Likewise, while the minister has repeatedly downplayed the bad roads in the country, saying “they are not as bad,” bumpy roads continue to give commuters nightmares. An example is the road from Isua, Ondo State, to Okene, Kogi State.
“I spent almost an hour on that road. I had to pay N1,200 to some guys who helped pull out my car from the ditch. Their own trailers too were stuck,” Yusuf Mojeed, who plied the route when he traveled for Sallah break, said.
“It was a sad experience,” he added, “as I had to spend thousands in fixing my car bumper and fender, which were shattered.”
Femi Osuntokun, a Port Harcourt-based development expert, said relative to other regions, the South-south still grapples with bad roads.
He mentioned Aba-Port Harcourt road, East-West road, Calabar-Itu road as some roads that could open massive economic jackpot for the region if fixed.
Some of the roads in the region, however, are domiciled with the Niger Delta ministry.
Mr Fashola has often been criticised for his assessment of some of the bad roads. His critics say he lacks empathy for the plight commuters face. Bamidele Salam, an Osun lawmaker, recently challenged him to a 90-day road tour last year.
How fair in housing?
Before it was revised, the 2020 budget planned to build 2,383 homes. Meanwhile, Nigeria needs at least 700,000 units annually to breach its housing deficit, a world bank data the minister has repeatedly denounced.
Mr Fashola said because the country has not conducted a recent census and empty houses in the urban centres were not factored in, the housing deficit in the country cannot be conclusive.
Asked if the ministry has an estimate of its own, the minister’s publicist, Hakeem Bello, directed PREMIUM TIMES to its director of housing, Architect Odusanya, who declined comments.
Even so, the APC administration promised to build four million new homes in its 2019 manifesto. But Mr Fashola said to measure that, the private sector has to be factored in.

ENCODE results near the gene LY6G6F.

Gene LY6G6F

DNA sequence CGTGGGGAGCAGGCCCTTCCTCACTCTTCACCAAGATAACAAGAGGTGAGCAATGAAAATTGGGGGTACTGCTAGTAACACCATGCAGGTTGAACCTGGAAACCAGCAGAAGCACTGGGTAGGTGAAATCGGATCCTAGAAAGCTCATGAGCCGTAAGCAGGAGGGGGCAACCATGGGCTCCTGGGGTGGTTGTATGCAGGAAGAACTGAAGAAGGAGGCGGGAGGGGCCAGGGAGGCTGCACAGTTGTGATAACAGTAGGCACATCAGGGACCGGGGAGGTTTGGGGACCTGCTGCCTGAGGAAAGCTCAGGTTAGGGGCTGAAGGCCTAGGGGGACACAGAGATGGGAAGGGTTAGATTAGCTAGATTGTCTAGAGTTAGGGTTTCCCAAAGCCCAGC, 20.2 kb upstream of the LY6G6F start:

“The national housing story cannot be told without mentioning what the private sector does,” he said in June, adding that the administration has done “a commendable job” compared to the “mess we inherited.”
Joy Armah, a real estate expert, said to make housing affordable, the government needs to create a friendly atmosphere for developers.
“At times, it is developers that would be responsible for construction of roads leading to sites,” Ms Armah said. “This is not supposed to be as they may not sell the property at an affordable rate.”
On his part, Mr Osuntokun urged the government to partner with the private sector while also simplifying land ownership procedures.
“Mortgaging needs to be simplified and the acquisition of CofO be made easier,” he said, recalling how difficult it has been for his acquaintances to secure the document.
More so, cases of building collapse persist.
In May, two people died in a collapsed building in Imo. By June, another crumbled building killed two children in Lagos. By July, a two-storey building collapsed in Abuja, trapping ten and injuring one.
Some analysts believe the mayhem persists because of the absence of a National Building Code. Ms Armah noted that the problem is largely because there are no strict regulations.
She said building approvals are granted without proper on-site monitoring.